Paul Dye, Eagle Scout and NASA’s longest-serving flight director, shares how Scouting ‘truly shaped who I am’

Paul Dye inside the NASA control room
Courtesy of Paul Dye

If you strolled the hallways of NASA’s Johnson Space Center in Houston in the 1990s, you would’ve heard men and women talking about the Mission Control, the Mir space station and the space shuttle Atlantis.

You also would’ve heard them talking about Scouting.

“It was pretty common knowledge that a lot of the astronaut office had been Eagle Scouts from the earliest days of the program,” says Paul Dye, an Eagle Scout who retired from NASA in 2013 as the longest-serving flight director in history. “Within our flight director office, we had several guys who were Scout leaders because their kids were now in Scouting, and there was significant talk of Scouting.

“Flight directors are an exceedingly small fraternity, and you have to have demonstrated significant leadership skills to be selected, so we just assumed that everyone had picked them up somewhere.”

In his career at NASA, Dye (Eagle Class of 1973) was involved in 39 missions, including nine as the lead flight director.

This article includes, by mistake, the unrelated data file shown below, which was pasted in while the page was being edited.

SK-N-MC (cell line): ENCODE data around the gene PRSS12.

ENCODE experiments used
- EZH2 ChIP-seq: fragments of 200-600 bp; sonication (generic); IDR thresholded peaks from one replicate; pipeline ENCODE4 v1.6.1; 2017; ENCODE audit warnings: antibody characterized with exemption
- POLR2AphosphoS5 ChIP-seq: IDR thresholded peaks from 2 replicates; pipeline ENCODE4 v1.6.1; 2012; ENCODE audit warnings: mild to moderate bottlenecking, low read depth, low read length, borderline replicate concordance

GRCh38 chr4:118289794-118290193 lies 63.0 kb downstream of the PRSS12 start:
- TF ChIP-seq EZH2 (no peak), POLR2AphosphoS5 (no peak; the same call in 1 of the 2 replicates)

As flight director, he planned, directed and controlled the activities of the space shuttle team. His missions included both the first trip to the fully assembled Mir space station in 1996 (STS-79) and the last docking of a space shuttle at Mir in 1998 (STS-91).

Bryan on Scouting talked with Dye as he waited out a winter storm at his home in Nevada. We chatted about his journey from a Cub Scout in Pack 186 of Roseville, Minn., to one of the top jobs at NASA. He shared the story of his toughest day on the job — the Columbia disaster — and how Scouting helped him handle that tragedy. And we talked about how today’s Scouting program helps young people put themselves in the pilot’s seat, setting them up for success in whatever sparks their interest — space, science or whatever the stars might hold.